Visiting the Oaks at Hampton assisted living community in north Forsyth County feels strangely like coming home.
It’s not just the building itself, which is designed like a comfortable yet rustic lodge, but the people and the atmosphere that welcomes you to come in and get comfortable.
Upon arrival at the Oaks, it’s more than likely that you’ll be greeted by friendly staff and residents, who bustle in and out on errands and trips; you’ll also be treated to barks, good-natured slobbering and happy wagging from the community’s five dogs, Charlie, Easton, Sammy, Pippy Lou and Stewy.
In the most literal sense of the word, the Oaks at Hampton is a community of family members, as tight knit and loving as any in the outside world. Together, residents, staff, animals and family live alongside one another in harmony, sharing all the various elements of life that make it worth living.
According to Gail Lancaster, executive director for the Oaks at Hampton, what makes her community different is a new way of approaching elder care that takes the spirit of a close-knit community and puts it into action, giving the 85 residents comfort, joy and purpose in their sunset years.
"They are in charge of me and that's how it should be, 100 percent," Lancaster said. "This is their home and they've had so much taken away from them – they don't have their homes anymore, they don't have their cars, so anything they can have we feel they should get."
She said that this new approach to care, called the Eden Alternative, is a way of combating the “plagues” of traditional assisted living facilities: loneliness, helplessness and boredom.
The atmosphere, the animals and the willingness to do whatever their residents need to find purpose in life are all part of that approach, she said.
At a typical assisted living facility, if a resident wanted to help with the daily cleaning or push other wheelchair-bound residents around, it wouldn't be allowed, she said.
But at their community, if it's safe and the resident can do it, "why not let them have a purpose and be happy?" she said.
Residents of the Oaks at Hampton are split into two “neighborhoods” – assisted living and Horizons, a secured wing for elders with dementia and other more intense care needs. Even though the two neighborhoods are separated, Lancaster said that the entire community of residents regularly participates in group activities together, like one big family.
On Friday, one resident, Ruth Victor, said that after nearly two years at the Oaks, she couldn’t imagine living anywhere else.
Victor said that she loves the balance between freedom to do what she wants and the comfort of having things like her food, clothes and other needs attended to.
"This is home," she said. "This is the only home I have, so I'm comfortable here."
Another resident, Mary Bell Anders, said that before coming to the Oaks, she was living at home isolated with 24/7 care. But one day she decided to make a change and toured the Oaks.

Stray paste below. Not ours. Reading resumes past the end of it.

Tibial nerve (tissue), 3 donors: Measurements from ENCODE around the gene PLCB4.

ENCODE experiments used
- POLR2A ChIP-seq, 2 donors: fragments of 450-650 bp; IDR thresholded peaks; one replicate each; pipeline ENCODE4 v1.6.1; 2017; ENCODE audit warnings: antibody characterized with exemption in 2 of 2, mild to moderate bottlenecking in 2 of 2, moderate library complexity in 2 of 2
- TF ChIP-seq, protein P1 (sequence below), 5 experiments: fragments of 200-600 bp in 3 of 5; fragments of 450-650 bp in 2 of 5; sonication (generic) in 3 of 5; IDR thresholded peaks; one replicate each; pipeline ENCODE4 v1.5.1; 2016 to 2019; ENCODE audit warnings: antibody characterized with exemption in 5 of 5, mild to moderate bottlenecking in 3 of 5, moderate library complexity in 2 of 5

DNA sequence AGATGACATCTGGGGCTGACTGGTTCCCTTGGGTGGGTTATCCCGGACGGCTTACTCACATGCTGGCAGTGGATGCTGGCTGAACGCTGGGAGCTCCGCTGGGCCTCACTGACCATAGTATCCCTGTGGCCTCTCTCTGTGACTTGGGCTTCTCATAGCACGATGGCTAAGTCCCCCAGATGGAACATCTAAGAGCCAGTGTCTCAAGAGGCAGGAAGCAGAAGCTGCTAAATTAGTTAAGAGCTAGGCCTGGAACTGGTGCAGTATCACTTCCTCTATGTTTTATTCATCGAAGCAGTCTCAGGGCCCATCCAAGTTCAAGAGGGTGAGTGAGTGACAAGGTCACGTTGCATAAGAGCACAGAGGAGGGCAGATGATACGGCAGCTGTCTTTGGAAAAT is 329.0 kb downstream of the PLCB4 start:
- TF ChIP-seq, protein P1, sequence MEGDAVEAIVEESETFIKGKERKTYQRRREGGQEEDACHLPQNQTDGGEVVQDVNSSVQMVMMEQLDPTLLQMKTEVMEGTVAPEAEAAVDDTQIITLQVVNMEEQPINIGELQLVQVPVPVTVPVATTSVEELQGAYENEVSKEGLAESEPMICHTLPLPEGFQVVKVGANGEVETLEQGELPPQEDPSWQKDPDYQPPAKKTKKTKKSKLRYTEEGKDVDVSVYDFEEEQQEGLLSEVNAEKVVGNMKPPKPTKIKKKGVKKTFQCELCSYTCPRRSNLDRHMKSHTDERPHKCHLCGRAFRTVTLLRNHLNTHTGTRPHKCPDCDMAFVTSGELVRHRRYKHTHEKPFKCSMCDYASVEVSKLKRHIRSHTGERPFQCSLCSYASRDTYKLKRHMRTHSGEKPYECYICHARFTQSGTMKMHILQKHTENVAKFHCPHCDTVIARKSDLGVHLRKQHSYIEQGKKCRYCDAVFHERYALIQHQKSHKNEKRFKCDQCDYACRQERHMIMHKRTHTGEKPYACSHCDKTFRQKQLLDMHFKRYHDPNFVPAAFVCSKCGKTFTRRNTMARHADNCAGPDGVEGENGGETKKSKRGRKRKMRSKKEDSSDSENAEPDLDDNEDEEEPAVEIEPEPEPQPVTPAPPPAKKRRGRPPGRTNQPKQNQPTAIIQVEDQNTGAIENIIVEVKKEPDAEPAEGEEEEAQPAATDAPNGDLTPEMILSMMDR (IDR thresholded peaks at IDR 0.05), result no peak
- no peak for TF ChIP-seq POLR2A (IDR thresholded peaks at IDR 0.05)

"One day I said, 'I don't see any people here and I need to see people, to be with people,'" Anders said. "I don't know of a better place to live."
She said that she wasn't enamored with the idea of living with all the dogs around all the time, but over time she's grown to like having them around.
"Whether I like them or not, they like me," she said.
Lancaster said that the bonds that residents like Victor and Anders form in the community are vital to their quality of life.
"To have a fulfilling life ... they need to have deep bonds and relationships with each other," she said. “My resident's don't even think of this as a nursing home, they think of it as their big beautiful home."
And like a big beautiful home, there is always a lot to do and a lot going on at the Oaks.
According to Lifestyle Director Sandy Diekroeger, the residents have near absolute control of their schedules. They eat when they want, sleep when they want, play when they want. Residents also have the final say on group outings.
Diekroeger said that in the past the residents have vetoed going to the Georgia Aquarium, opting instead for a north Georgia wine tour and regularly they vote to make trips up to Jaemor Farms in Alto, Georgia for fresh ice cream.
"They tell me,” she said. “And if they want to go to The Varsity, that's where we're going … That would not happen anywhere."
Diekroeger is continuously thrilled by how much her co-workers care about the residents, coming in to be with them on off-days, bringing their kids and pets to work and showing a level of care that is not normally seen in the nursing home environment.
"Most of the time you're controlled of what you do, how you do it,” she said. "But people who come to work here care. We're not here just for our shift.”
Recently, Lancaster said that the Oaks at Hampton was officially recognized by the Eden Alternative for the work that they have done at the facility, and the facility was added to the group’s “Eden Registry.”
"Eden Alternative is culture change,” she said. “We always had some dogs, we've always had some kids during off-hours, but because of the Eden Alternative and the tools that they've given us, we really have changed our culture."